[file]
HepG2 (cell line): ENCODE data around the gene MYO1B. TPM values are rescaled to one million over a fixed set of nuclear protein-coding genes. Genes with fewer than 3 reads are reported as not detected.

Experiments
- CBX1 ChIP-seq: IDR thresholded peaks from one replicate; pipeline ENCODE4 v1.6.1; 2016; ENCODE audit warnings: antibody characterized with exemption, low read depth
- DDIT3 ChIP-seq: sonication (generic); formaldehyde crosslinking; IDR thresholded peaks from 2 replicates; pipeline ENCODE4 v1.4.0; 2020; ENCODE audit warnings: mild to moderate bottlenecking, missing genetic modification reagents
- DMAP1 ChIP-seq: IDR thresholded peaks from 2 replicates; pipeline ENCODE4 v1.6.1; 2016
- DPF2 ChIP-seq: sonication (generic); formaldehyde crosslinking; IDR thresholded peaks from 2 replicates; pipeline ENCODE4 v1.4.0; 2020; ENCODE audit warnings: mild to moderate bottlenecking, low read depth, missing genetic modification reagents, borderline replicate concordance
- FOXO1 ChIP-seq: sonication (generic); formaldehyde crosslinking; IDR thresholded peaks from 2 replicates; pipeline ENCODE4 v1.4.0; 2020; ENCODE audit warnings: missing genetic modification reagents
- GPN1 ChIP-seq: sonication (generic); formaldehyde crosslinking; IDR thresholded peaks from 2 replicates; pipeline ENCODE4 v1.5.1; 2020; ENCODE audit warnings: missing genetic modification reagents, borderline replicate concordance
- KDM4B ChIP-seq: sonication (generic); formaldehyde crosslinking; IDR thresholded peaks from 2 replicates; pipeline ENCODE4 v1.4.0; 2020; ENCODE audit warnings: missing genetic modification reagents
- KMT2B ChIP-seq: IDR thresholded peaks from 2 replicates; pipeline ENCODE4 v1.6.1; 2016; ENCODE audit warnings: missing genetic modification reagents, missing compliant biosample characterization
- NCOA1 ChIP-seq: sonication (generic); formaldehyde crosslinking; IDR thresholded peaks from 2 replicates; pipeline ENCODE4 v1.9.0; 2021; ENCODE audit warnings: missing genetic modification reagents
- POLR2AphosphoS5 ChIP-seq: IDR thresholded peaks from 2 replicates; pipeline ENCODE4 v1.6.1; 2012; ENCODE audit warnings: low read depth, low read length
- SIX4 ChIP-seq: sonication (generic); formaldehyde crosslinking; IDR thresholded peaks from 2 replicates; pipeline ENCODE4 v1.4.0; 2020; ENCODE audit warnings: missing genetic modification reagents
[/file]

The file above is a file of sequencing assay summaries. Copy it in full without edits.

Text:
HepG2 (cell line): ENCODE data around the gene MYO1B. TPM values are rescaled to one million over a fixed set of nuclear protein-coding genes. Genes with fewer than 3 reads are reported as not detected.

Experiments
- CBX1 ChIP-seq: IDR thresholded peaks from one replicate; pipeline ENCODE4 v1.6.1; 2016; ENCODE audit warnings: antibody characterized with exemption, low read depth
- DDIT3 ChIP-seq: sonication (generic); formaldehyde crosslinking; IDR thresholded peaks from 2 replicates; pipeline ENCODE4 v1.4.0; 2020; ENCODE audit warnings: mild to moderate bottlenecking, missing genetic modification reagents
- DMAP1 ChIP-seq: IDR thresholded peaks from 2 replicates; pipeline ENCODE4 v1.6.1; 2016
- DPF2 ChIP-seq: sonication (generic); formaldehyde crosslinking; IDR thresholded peaks from 2 replicates; pipeline ENCODE4 v1.4.0; 2020; ENCODE audit warnings: mild to moderate bottlenecking, low read depth, missing genetic modification reagents, borderline replicate concordance
- FOXO1 ChIP-seq: sonication (generic); formaldehyde crosslinking; IDR thresholded peaks from 2 replicates; pipeline ENCODE4 v1.4.0; 2020; ENCODE audit warnings: missing genetic modification reagents
- GPN1 ChIP-seq: sonication (generic); formaldehyde crosslinking; IDR thresholded peaks from 2 replicates; pipeline ENCODE4 v1.5.1; 2020; ENCODE audit warnings: missing genetic modification reagents, borderline replicate concordance
- KDM4B ChIP-seq: sonication (generic); formaldehyde crosslinking; IDR thresholded peaks from 2 replicates; pipeline ENCODE4 v1.4.0; 2020; ENCODE audit warnings: missing genetic modification reagents
- KMT2B ChIP-seq: IDR thresholded peaks from 2 replicates; pipeline ENCODE4 v1.6.1; 2016; ENCODE audit warnings: missing genetic modification reagents, missing compliant biosample characterization
- NCOA1 ChIP-seq: sonication (generic); formaldehyde crosslinking; IDR thresholded peaks from 2 replicates; pipeline ENCODE4 v1.9.0; 2021; ENCODE audit warnings: missing genetic modification reagents
- POLR2AphosphoS5 ChIP-seq: IDR thresholded peaks from 2 replicates; pipeline ENCODE4 v1.6.1; 2012; ENCODE audit warnings: low read depth, low read length
- SIX4 ChIP-seq: sonication (generic); formaldehyde crosslinking; IDR thresholded peaks from 2 replicates; pipeline ENCODE4 v1.4.0; 2020; ENCODE audit warnings: missing genetic modification reagents